Pro football players didn't always make the millions they do nowadays. In the pre-television era, many held off-season jobs, from hotel doorman to smelter. St. Louis SLAM defensive lineman Juanita Shaw, who moonlights as an art teacher at the Normandy Kindgergarten Center, is a throwback to that era. SLAM Coach Nancy Simonds says that the five-foot-eight, 205-pound Shaw has a better-than-even shot at starting for her second-year franchise, one of 37 teams in the fledgling National Women's Football Association (NWFA). The 38-year-old Shaw was kind enough to wax poetic about her craft with Unreal.
Unreal: What do your kids think of having a teacher who's also a menacing defensive lineman?
Juanita Shaw: They think it's funny. Mainly the boys. The girls really don't understand that there's a girl playing football.
How did you fall in love with football?
My dad didn't have any boys, so I became a sports fanatic like my dad. We went fishing, I watched him do archery. We bowled together. We did the javelin together at the track when I was a little kid.
Is women's football a better product than men's arena football, and if so, why?
I think it's just as exciting as arena football. We just have to get the opportunity to show everyone. People hear about women's sports and they say, 'Oh, they're just trying to be like the guys.' But we have our own techniques.
Say you're in your kindergarten classroom and one of your students executes a bone-jarring tackle on another in a fit of rage. Do you discipline the student, high-five him or both?
I'd discipline the student. I'd explain that it would be something you would do on a football field, but this is not the place.
Do you think Brenda Warner would make a nice addition to the SLAM?
She seems to be very athletic. To see if she could handle a hit or two would be interesting. I know she can run. I'm not saying she has a whole lot of wind, but I think she can work on that.
Let's talk about your two role models on the Rams: Aeneas Williams and Leonard Little. The former owns a slew of car dealerships in his native Louisiana; the latter was found guilty of killing a woman while drunk behind the wheel of his Lincoln Navigator in 1998. Is it logical to assume that it's a career goal of yours to kill someone while drunk in a sport-utility vehicle sold by Aeneas Williams?
As far as Leonard Little, I like the way he plays on the field. What he does outside of the field has nothing to do with how I feel about him. Aeneas Williams, on the other hand -- what he shows me as a player and spiritually, I approve of.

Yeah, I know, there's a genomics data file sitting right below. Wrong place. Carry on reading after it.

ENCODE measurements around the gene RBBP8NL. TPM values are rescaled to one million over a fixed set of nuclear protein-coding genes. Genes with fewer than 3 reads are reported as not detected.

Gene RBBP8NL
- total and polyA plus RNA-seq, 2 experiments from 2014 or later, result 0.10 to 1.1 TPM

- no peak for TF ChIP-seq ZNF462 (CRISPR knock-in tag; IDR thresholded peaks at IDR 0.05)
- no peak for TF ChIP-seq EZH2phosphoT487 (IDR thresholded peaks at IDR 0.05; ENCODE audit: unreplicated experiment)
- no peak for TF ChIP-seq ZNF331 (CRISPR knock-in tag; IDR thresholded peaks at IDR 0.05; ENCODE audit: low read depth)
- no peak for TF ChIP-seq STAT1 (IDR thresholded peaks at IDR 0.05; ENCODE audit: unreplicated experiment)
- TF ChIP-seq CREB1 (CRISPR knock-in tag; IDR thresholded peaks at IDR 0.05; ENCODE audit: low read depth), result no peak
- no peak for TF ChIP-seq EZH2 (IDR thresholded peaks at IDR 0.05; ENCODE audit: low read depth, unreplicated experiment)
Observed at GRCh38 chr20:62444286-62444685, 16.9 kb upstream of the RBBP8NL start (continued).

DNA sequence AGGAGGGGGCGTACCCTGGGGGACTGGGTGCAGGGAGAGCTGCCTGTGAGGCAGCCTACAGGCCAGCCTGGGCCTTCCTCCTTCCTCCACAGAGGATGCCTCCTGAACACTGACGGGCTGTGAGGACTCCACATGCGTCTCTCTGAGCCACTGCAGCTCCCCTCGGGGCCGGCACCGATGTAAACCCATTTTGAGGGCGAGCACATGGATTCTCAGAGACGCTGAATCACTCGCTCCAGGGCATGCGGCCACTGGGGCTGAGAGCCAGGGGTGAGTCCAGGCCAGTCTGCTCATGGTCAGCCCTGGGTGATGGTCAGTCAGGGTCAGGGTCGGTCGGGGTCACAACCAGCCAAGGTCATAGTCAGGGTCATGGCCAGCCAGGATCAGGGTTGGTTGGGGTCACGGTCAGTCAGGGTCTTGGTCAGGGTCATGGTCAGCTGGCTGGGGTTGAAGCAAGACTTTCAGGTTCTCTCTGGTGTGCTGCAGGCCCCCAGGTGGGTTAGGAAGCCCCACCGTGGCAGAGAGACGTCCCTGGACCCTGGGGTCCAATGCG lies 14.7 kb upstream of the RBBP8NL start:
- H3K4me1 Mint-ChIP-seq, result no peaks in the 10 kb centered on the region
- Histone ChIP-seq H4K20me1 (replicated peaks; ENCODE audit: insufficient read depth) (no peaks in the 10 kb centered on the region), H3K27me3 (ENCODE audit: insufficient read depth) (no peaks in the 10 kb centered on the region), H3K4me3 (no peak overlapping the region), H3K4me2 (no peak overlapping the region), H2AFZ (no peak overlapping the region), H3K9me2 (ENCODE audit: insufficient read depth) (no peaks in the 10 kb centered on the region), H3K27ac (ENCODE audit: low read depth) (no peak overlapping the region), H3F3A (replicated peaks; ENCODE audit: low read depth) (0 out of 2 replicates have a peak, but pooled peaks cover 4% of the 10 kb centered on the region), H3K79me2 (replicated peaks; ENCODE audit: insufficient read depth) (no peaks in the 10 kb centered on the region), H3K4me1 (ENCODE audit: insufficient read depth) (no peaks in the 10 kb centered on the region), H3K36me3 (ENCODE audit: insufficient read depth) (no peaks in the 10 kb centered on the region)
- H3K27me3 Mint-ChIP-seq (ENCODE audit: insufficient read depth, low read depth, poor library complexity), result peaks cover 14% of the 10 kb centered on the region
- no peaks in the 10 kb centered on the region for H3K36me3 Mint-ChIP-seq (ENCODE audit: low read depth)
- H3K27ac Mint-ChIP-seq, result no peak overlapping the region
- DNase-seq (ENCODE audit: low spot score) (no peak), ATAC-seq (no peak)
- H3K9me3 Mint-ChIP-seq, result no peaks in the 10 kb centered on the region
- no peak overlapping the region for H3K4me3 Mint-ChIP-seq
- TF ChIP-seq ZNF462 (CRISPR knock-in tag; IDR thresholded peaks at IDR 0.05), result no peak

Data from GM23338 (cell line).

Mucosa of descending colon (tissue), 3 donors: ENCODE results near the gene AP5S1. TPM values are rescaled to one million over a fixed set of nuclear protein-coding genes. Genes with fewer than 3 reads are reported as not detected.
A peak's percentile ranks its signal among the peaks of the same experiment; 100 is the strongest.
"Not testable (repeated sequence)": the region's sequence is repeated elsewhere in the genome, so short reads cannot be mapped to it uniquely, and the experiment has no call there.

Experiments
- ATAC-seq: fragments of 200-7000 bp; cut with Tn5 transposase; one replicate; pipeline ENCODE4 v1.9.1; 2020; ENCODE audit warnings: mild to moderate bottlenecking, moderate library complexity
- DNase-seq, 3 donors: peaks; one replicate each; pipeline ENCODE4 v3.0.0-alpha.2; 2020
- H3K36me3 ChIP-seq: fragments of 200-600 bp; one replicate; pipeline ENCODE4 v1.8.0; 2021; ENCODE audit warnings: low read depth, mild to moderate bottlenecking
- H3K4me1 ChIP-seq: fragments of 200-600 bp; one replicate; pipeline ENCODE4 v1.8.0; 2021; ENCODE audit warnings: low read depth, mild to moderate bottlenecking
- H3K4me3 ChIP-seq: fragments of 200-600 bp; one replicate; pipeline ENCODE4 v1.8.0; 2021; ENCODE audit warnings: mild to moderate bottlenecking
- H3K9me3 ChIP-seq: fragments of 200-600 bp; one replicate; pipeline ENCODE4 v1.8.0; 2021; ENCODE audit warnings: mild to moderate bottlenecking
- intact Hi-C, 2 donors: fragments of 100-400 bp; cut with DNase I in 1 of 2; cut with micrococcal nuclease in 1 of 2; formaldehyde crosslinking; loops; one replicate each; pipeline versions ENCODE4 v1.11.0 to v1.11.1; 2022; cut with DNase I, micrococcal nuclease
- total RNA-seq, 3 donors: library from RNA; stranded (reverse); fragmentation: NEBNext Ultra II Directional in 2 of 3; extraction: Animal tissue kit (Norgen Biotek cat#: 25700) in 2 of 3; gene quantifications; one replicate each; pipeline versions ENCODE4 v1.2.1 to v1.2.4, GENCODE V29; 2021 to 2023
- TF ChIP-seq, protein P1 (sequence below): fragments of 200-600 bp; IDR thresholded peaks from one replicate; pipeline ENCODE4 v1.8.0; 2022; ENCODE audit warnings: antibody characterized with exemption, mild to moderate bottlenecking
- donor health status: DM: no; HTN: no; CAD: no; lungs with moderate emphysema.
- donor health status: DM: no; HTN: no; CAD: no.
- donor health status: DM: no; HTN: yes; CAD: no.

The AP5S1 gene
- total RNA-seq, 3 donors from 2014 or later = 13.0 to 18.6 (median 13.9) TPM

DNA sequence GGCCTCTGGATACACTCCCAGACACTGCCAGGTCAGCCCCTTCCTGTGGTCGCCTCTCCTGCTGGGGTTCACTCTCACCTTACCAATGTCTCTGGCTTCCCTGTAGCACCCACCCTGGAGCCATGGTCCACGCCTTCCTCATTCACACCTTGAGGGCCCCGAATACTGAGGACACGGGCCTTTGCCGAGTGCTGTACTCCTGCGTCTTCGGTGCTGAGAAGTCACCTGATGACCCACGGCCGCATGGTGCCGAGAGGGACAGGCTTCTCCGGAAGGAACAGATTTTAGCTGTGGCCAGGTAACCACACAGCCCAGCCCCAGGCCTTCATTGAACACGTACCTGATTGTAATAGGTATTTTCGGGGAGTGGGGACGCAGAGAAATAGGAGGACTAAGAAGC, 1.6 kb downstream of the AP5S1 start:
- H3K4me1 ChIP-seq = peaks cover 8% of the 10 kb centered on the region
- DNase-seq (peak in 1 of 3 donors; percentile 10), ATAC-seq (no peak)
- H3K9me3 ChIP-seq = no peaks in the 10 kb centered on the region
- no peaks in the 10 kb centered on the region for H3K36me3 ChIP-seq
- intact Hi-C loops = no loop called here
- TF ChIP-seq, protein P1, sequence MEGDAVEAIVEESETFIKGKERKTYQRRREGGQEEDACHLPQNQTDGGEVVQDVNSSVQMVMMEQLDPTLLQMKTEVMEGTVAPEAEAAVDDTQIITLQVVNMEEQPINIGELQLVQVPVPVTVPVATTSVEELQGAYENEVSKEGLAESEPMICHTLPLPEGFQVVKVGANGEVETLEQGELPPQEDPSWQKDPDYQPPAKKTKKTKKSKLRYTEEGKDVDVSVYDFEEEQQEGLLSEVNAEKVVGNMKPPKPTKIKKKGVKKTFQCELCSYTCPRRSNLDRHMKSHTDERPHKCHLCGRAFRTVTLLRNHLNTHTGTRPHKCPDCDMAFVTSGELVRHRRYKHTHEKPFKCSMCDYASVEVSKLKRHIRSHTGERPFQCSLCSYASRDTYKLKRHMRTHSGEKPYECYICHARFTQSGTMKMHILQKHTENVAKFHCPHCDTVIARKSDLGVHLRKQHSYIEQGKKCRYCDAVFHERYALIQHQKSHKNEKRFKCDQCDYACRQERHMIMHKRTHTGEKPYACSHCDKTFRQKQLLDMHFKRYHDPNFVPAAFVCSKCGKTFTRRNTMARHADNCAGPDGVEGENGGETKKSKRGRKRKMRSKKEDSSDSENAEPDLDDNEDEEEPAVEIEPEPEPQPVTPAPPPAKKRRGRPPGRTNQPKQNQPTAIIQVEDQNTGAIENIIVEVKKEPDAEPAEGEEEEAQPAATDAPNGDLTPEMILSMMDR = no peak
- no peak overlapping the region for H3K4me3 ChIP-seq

A Shot to the Heart
The bummer news of the holiday drinking season for hooch hounds like Unreal can be summed up in one word: Bevinco.
A "beverage auditing control system," Bevinco was founded in Toronto in 1987. The St. Louis-area franchise, owned by John Miller, arrived this year. Promising to squeeze more profits out of the already high-profit-percentage booze racket, Miller contracts with bars to track liquor sales. "We ask for the recipe for every drink," he explains. "If it's a bloody mary and their pour is an ounce and a quarter, then we'd pour an ounce and a quarter of whatever vodka the owner told us it was. So then when we get their sales, if it says they sold five bloody marys, then we would multiply five times the ounce and a quarter. Then we come in with pharmaceutical scales, Palm Pilots with scanners and keg scales and weigh all the open liquor, scan all the full liquors, so we can actually compute to a hundredth of an ounce what liquor that an owner or operator is off."
Translation: If a bartender is giving away drinks, or skimming the till, Bevinco will find out.
Miller says bar owners customize their own booze-per-drink ratio. "I've got a place that pours a two-ounce pour, which is pretty healthy," he reports. "The average pour in St. Louis is an ounce and a quarter. We use whatever parameters that an owner has set up." Free drinks, he adds, can be accounted for as well.
"Typically, an average bar is off anywhere between 15 to 25 percent of their gross sales," Miller says forebodingly. "What that means is that if somebody buys a drink, for every dollar that comes in, you may as well throw twenty cents in the trash can. We get them down to 5 percent or less, which is huge. In some cases that's $3,000 or $4,000 a week."
Blueberry Hill owner Joe Edwards is familiar with the concept, though not with Bevinco. Regardless, he's got a different approach to achieving profits. "I really enjoy having bartenders who are good craftsmen," says Edwards, "who are just good, knowledgeable bartenders who don't require systems like that. I prefer good, fun, hard-working, honest people who make great drinks."
Bartender Roxanna Ratossa, who plies her trade at Modesto on the Hill, says systems like Bevinco don't take into account the hidden but crucial ways in which pourers can increase a bar's sales. Sometimes, for instance, she'll intentionally overpour. "For me, overpouring is about getting people back in," says Ratossa, who snagged this year's Best Bartender honor in the Riverfront Times' Best of St. Louis edition. "Because any time you get people back in, that's more money for you, and it's more money for everybody.
"And for me it's not necessarily about tips," she adds. "It's more of a long-term kind of thing. If people come back and back and back because they like you, and they like the drinks you pour, it's always going to be more money for you."
Still, this Bevinco thing's been haunting Unreal's dreams. In the wee, wee hours, while our chin is likely perched on the toilet rim, John Miller is up too, fiddling with his Palm Pilots and his pharmaceutical scales, spying!
It's enough to drive you to drink.